There are areas of Milton Keynes that I return to time, and time again, like Oakhill Wood, and just like that Tattenhoe Park is fast becoming one of those areas, it may not have muddy crapes for waders, or sweeping vistas to wonder over, it may not even have dappled light gently tumbling through golden leaves, but what it does have in abundance is Dragons.
Howe Park Wood Starter
As seems to be my usual I started out in Howe Park Wood, it is very convenient for buses, getting off the bus I was hit by the humidity and it didn’t take much walking to build up a sweat. Wandering along the woodland edge I was sad to not be seeing many butterflies, a few Meadow Browns and the odd Gatekeeper but little else, a lone female Emerald Damselfly, caught my eye, and I in turn captured her photo (more further down), as she clung on to thick grass stalks.
|Female Emerald Damselfly|
Navigating passed the woods and as I approached Tattenhoe Church, a family party of Green Woodpecker, flew between trees, muddy brown and green speckled youngsters led the way, but an adult, kept close at hand following them on their early sojourns off into the wilds. Pausing briefly on a small tree, not always the most common place to see a Green Woodpecker oddly, I managed a lovely shot before bidding them farewell and heading off to the linear park.
|Green Woodpecker hiding behind a tree|
Wandering through the tall, golden grass that edges some of the larger ponds, I needed to be careful where i trod, as dozens of crickets and grasshoppers leapt away from every brush of my foot, the cacophony of chirruping and hissing enough to drown out birdsong at times.
|Meadow Grasshopper (?)|
|Meadow Grasshopper 2 (?)|
As I became more accustomed to what I was looking for I began to notice damselflies more, mainly Common Blue & Azure as the delicately flew through the grasses, but also regular Blue-tailed Damselfly as well as quite good numbers of Common Emerald. It always amazes me how these quite long creatures can navigate so seamlessly through what to them is a jungle.
|Blue Tailed Damselfly (male)|
|Male Common Blue|
|Male Emerald Damselfly|
|Female Common Blue|
Stopping to eat my lunch I began talking to another local wildlife enthusiast, Hi Harry, and it was interesting to hear about what he has been seeing regularly at the park, and the best places for certain species, certainly gave me some ideas of where to look from now on. It is always worth listening to locals as they will have way more insight than I to the area.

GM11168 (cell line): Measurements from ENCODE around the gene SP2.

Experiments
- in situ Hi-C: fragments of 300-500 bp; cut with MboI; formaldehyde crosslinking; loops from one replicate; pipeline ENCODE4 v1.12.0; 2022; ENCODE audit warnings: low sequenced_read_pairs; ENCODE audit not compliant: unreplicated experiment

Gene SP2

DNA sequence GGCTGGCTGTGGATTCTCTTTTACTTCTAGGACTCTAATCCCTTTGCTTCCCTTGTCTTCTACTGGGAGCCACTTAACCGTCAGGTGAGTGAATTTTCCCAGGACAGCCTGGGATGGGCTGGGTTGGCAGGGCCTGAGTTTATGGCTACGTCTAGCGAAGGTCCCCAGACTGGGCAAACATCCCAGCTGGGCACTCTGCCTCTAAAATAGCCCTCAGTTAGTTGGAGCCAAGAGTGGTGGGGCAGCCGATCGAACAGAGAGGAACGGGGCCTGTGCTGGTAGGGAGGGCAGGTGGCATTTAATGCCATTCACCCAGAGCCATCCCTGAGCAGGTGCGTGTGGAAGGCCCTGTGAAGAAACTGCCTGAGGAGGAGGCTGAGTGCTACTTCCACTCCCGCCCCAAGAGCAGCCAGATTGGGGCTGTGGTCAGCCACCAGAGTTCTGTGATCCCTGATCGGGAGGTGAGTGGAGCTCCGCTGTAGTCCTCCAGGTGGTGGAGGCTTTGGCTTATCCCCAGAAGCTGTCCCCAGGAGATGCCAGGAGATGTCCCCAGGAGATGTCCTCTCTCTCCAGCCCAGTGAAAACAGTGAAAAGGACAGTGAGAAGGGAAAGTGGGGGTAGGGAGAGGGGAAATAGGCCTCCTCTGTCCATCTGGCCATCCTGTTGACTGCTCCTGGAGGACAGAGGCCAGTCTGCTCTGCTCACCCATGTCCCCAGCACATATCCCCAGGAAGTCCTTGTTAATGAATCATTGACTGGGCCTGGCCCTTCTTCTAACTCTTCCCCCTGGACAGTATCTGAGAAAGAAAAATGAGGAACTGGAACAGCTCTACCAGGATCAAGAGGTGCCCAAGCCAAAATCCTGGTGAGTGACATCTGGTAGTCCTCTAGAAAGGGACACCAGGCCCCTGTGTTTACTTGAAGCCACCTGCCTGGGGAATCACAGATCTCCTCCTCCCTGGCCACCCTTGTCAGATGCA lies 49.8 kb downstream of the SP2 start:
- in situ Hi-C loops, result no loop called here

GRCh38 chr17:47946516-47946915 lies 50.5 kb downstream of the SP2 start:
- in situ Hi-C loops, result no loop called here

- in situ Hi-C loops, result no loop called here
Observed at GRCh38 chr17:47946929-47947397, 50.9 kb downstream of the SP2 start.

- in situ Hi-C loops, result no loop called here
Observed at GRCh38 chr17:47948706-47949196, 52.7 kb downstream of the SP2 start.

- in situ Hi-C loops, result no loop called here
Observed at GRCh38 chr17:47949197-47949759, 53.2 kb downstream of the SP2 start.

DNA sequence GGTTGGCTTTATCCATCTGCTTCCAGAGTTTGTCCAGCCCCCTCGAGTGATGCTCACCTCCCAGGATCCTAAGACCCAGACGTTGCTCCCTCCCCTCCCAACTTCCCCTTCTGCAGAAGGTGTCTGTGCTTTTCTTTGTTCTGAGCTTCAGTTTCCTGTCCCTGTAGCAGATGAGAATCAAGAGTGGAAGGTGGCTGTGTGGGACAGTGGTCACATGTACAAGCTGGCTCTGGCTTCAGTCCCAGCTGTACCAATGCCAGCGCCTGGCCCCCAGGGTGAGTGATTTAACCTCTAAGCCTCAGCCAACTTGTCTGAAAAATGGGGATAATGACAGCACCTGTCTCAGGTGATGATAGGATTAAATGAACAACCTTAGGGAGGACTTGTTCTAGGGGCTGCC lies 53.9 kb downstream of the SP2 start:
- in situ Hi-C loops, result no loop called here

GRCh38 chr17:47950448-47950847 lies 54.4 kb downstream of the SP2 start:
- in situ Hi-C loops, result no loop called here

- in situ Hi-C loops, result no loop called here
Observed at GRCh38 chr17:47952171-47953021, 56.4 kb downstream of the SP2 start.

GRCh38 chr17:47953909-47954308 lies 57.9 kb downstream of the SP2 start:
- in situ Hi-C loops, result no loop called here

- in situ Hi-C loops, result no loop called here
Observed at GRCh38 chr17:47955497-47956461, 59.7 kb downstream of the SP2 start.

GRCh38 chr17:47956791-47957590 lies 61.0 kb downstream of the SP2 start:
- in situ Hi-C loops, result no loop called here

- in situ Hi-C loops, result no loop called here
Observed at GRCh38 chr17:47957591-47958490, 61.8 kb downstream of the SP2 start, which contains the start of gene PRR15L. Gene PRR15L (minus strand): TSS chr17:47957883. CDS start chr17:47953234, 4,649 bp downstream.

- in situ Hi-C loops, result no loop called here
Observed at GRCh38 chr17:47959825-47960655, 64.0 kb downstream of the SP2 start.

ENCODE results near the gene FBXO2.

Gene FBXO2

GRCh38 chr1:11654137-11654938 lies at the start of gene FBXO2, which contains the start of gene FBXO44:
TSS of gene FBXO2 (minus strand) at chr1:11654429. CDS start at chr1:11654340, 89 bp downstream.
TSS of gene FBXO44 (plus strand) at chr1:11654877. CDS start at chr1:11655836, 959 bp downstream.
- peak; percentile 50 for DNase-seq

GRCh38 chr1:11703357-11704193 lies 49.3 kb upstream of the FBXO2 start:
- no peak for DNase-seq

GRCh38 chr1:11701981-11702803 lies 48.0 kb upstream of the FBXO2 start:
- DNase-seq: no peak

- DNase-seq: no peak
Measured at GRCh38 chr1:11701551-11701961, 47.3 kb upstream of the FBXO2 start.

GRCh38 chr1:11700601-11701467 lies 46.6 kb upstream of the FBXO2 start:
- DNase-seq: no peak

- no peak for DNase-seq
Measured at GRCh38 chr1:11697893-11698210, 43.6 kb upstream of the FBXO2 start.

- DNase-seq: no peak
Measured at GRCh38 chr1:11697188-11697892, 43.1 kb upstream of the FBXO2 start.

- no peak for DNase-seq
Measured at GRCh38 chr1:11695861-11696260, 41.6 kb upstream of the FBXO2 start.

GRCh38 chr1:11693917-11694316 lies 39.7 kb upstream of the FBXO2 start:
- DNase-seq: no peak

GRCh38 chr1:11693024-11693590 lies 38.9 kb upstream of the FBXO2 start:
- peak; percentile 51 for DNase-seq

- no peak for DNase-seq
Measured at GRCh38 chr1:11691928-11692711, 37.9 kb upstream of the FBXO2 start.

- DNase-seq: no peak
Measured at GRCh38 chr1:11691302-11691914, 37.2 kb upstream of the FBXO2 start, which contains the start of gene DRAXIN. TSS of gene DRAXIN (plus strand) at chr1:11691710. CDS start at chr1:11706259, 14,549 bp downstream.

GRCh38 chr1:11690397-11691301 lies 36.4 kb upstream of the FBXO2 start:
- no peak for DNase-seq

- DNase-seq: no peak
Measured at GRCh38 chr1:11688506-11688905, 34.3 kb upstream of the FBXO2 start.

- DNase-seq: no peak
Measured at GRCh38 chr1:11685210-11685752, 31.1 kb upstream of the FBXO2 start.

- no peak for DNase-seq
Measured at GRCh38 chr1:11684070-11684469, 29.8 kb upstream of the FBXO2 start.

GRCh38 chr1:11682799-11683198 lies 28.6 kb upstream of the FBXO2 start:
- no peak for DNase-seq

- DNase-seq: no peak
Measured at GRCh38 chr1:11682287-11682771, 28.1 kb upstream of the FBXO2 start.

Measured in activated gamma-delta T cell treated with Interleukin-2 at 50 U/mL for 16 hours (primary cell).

As the mornings humidity turned to light drizzle I began to walk through the linear park, heading in the general direction of home, albeit many miles away. And as I walked I enjoyed spectacular views of a female Broad-bodied chaser, several Common Blue butterflies, an amazing swarm of Honey Bee, and a quite spectacular Emperor Dragonfly as it finished off a snack.
|Broad-bodied Chaser (female)|
|Large Bee Swarm|
|Common Blue at Tattenhoe Park|
|Emperor Dragonfly finishing off a meal|
Furzton & Teardrop Lakes
Eventually the linear complex runs into Furzton Lake, and so did my journey, walking through the nature reserve area where I stumbled across a secretive Orange Ladybird, only the third time I have seen one, as well as a few more common Blue butterflies.
Last, but by no means least, I carried on to the Teardrop lakes complex, with the drizzle continuing and grass cutting in action there was little to see, until the very edge, just as I was about to leave the wild areas of Milton Keynes and head to the rail station, when a black, red and gold Rove beetle of some kind dashed across the path in front of me, a stunning Platydracus stercorarius.
Other Photos From Tattenhoe Dragons
|Close up of preening mallard|
|Art at Furzton Lake|
|Peek-a-boo Emerald Damselfly looking around reeds|
|Emerald Damselfly, female, at Howe Park Wood|
|Cinnabar Moth Caterpillar|
|Marbled Whit, side view|
|Common Blue at Furzton Lake|
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